The revolutionaries arrested a number of African mercenaries that were mostly from Ghana and Mali, AFP reported.
First, it should be noted, these alleged mercs aren't attacking "protesters" or even attacking rebel military positions. The rebels came to them, in an offensive capacity, allied with the foreign NATO aggressors. And, as later reported, they looted the hell out of the place and torched several homes - the population suffered no deaths or beatings, but that might be because they had all fled before the rebels got there.  The Agence France Presse report, featured in Pakistan's Dawn paper, same July 7:
GUALISH, Libya: Libyan rebels on Wednesday seized the desert hamlet of Gualish on the first day of a Nato-backed push on Tripoli and captured a number of African mercenaries, an AFP correspondent said.

Buoyed by French arms drops and Nato-led air strikes, the rebels attacked positions in the Gualish area, in the plains north of their enclave in the Nafusa Mountains southwest of Tripoli.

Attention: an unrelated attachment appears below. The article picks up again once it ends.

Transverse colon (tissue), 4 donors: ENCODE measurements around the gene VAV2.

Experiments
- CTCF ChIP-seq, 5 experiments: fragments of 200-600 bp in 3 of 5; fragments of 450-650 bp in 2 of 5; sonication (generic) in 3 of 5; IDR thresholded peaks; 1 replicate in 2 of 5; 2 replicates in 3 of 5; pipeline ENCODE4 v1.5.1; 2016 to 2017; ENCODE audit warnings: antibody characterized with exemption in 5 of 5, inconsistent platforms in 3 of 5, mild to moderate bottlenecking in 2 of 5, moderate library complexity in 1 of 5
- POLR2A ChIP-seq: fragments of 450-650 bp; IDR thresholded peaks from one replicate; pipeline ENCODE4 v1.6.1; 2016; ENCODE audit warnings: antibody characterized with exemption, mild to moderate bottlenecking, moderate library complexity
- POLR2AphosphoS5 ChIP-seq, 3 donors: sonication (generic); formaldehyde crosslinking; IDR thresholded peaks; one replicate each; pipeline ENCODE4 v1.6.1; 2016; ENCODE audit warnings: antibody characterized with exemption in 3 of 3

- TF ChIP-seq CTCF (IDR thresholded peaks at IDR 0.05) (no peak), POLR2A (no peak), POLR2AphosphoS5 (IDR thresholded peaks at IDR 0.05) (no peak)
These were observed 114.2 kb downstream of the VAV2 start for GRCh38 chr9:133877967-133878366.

The correspondent embedded with the rebels said they captured a number of mercenaries, some of whom were seen in a pick-up truck and told AFP they were from Ghana and Mali.
The news seems to have helped spur the American NPR to have a look and report back July 8, somewhat critically, about "Gaddafi's African fighters." One Ghanian worker (a plasterer) was taken in, in a mix-up like the old days, but others were in military fatigues and acknowledged being paid fighters. However, "they also say they were living in Libya as foreign workers before the uprising began, and they became soldiers for hire only after being promised money or documents." The practice is becoming more widespread, NPR reported, leaving the Libyan army almost as foreign as domestic:
Captured Libyan army officers, in interviews conducted separately, estimated that some 50 percent of Gadhafi's fighting force these days is made up of sub-Saharan Africans.